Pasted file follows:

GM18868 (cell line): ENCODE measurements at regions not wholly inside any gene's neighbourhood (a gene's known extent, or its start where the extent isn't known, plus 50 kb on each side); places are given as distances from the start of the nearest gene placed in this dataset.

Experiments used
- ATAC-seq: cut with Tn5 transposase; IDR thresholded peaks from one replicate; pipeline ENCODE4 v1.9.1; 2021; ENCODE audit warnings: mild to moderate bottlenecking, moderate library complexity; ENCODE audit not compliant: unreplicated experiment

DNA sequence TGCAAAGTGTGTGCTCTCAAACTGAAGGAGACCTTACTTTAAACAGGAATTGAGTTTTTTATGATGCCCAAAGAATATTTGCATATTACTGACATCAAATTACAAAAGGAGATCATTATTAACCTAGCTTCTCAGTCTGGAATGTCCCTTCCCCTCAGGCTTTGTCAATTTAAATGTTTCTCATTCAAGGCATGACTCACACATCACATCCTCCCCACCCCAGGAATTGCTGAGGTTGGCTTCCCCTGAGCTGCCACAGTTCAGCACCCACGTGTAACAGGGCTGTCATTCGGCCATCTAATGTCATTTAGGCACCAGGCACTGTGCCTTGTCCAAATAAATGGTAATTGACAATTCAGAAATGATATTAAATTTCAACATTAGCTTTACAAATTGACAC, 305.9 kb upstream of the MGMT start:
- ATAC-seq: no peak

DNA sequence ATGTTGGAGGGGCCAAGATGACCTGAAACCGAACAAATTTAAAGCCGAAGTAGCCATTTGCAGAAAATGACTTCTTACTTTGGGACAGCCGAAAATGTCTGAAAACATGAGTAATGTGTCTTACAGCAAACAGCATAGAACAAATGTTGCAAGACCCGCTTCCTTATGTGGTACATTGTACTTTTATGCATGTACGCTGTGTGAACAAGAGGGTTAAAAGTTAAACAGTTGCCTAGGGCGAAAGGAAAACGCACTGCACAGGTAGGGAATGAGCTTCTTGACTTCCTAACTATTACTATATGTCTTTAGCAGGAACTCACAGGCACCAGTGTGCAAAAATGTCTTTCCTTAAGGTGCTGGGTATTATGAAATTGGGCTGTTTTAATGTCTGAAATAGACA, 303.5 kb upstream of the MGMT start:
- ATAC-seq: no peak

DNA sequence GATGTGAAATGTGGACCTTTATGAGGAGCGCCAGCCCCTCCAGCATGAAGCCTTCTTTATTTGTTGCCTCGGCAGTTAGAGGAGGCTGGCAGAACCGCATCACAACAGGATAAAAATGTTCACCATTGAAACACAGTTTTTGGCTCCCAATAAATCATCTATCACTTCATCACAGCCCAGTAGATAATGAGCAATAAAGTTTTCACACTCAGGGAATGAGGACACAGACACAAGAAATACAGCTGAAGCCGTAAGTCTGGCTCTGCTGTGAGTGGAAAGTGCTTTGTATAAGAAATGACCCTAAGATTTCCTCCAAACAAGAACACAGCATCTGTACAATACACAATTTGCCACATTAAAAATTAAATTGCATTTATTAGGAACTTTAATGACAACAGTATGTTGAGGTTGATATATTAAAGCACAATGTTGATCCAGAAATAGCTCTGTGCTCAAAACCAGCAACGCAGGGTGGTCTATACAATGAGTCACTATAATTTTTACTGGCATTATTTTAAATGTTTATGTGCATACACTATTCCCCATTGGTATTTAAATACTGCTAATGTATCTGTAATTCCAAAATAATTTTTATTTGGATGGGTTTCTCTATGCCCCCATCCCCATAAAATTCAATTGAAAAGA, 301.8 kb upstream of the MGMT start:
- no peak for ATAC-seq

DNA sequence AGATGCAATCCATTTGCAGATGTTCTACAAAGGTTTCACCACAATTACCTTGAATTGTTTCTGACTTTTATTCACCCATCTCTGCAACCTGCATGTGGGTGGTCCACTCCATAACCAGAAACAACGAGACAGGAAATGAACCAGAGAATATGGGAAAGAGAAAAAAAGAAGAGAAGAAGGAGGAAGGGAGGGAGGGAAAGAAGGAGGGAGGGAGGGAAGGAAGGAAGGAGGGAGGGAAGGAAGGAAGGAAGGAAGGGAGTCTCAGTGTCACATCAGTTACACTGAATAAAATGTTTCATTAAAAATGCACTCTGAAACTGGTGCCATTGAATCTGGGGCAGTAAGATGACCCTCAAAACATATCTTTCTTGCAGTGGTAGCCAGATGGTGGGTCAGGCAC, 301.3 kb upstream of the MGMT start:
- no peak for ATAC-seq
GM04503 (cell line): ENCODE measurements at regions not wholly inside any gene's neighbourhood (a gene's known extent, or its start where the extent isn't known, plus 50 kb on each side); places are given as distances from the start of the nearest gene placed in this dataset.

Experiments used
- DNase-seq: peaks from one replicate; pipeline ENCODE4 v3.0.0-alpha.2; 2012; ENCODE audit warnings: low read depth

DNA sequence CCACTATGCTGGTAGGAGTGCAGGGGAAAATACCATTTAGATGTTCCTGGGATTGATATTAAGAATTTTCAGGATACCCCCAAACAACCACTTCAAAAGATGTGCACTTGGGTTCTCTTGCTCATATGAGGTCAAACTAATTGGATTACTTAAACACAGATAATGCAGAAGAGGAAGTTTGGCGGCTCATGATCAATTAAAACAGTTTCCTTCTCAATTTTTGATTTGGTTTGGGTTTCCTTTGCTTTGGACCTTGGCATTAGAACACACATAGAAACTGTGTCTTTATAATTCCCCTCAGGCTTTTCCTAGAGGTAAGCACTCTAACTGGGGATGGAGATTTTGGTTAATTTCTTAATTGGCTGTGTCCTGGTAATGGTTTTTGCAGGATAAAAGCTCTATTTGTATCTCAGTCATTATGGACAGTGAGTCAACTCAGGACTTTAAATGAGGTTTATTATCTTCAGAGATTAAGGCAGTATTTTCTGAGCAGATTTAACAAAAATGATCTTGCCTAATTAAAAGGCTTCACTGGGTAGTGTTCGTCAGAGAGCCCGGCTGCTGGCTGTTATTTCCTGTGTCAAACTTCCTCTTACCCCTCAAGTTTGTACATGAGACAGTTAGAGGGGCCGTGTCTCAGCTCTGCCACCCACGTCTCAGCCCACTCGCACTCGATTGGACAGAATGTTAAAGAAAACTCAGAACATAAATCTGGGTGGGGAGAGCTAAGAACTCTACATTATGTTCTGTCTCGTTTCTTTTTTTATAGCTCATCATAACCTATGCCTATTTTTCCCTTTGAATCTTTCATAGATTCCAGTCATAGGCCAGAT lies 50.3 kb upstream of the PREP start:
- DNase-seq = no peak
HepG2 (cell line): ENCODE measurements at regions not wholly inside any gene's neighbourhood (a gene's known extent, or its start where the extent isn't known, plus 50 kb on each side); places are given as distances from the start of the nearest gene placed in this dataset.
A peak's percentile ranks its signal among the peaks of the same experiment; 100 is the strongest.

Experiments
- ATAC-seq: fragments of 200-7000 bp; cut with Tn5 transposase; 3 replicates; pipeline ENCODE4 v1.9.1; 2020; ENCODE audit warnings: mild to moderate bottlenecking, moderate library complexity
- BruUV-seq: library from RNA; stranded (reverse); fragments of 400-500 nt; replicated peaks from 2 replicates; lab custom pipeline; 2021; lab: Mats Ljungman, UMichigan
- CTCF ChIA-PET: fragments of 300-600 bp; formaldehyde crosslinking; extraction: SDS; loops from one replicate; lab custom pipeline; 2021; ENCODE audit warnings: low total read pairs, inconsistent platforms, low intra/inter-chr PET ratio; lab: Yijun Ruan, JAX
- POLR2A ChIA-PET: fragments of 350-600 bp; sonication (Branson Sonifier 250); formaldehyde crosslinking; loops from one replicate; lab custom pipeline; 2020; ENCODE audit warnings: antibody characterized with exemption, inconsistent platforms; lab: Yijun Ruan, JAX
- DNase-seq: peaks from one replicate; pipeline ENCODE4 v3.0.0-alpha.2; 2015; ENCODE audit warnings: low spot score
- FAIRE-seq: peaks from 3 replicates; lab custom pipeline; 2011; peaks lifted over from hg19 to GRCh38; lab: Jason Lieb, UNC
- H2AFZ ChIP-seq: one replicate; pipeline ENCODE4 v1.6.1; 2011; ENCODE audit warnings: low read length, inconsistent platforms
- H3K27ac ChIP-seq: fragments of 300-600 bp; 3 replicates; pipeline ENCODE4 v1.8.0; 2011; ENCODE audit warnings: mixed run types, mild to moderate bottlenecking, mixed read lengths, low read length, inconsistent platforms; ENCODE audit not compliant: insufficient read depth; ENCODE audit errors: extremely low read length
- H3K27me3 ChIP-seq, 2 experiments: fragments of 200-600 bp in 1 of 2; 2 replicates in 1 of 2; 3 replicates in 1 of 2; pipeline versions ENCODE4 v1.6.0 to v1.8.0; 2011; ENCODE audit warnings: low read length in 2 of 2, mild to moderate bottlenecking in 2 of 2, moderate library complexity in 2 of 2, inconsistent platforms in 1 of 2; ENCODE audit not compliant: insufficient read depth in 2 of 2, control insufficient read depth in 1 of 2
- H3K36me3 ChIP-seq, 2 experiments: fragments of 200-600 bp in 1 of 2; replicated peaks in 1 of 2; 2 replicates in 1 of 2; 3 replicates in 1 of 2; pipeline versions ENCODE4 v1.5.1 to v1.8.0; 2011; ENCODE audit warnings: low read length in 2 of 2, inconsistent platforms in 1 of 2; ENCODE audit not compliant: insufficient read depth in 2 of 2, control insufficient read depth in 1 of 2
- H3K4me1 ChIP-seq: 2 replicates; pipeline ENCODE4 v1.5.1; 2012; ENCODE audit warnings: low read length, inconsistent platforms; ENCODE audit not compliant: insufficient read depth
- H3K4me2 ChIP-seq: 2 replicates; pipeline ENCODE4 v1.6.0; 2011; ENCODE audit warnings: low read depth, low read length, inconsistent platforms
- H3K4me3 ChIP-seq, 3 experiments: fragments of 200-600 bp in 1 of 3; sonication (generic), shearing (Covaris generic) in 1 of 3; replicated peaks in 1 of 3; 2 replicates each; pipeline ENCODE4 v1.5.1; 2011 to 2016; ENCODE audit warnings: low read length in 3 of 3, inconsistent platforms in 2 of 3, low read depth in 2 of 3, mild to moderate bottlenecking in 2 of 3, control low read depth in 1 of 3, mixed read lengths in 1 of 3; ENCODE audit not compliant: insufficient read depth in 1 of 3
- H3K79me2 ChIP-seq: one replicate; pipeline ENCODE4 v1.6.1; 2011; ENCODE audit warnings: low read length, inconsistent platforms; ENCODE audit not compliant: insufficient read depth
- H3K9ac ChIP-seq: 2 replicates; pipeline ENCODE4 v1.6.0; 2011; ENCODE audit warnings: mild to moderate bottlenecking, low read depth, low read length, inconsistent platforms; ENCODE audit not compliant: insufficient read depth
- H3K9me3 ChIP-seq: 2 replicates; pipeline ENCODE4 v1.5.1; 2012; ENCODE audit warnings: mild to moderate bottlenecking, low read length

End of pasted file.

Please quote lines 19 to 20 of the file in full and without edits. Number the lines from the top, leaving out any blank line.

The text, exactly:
Experiments
- ATAC-seq: fragments of 200-7000 bp; cut with Tn5 transposase; 3 replicates; pipeline ENCODE4 v1.9.1; 2020; ENCODE audit warnings: mild to moderate bottlenecking, moderate library complexity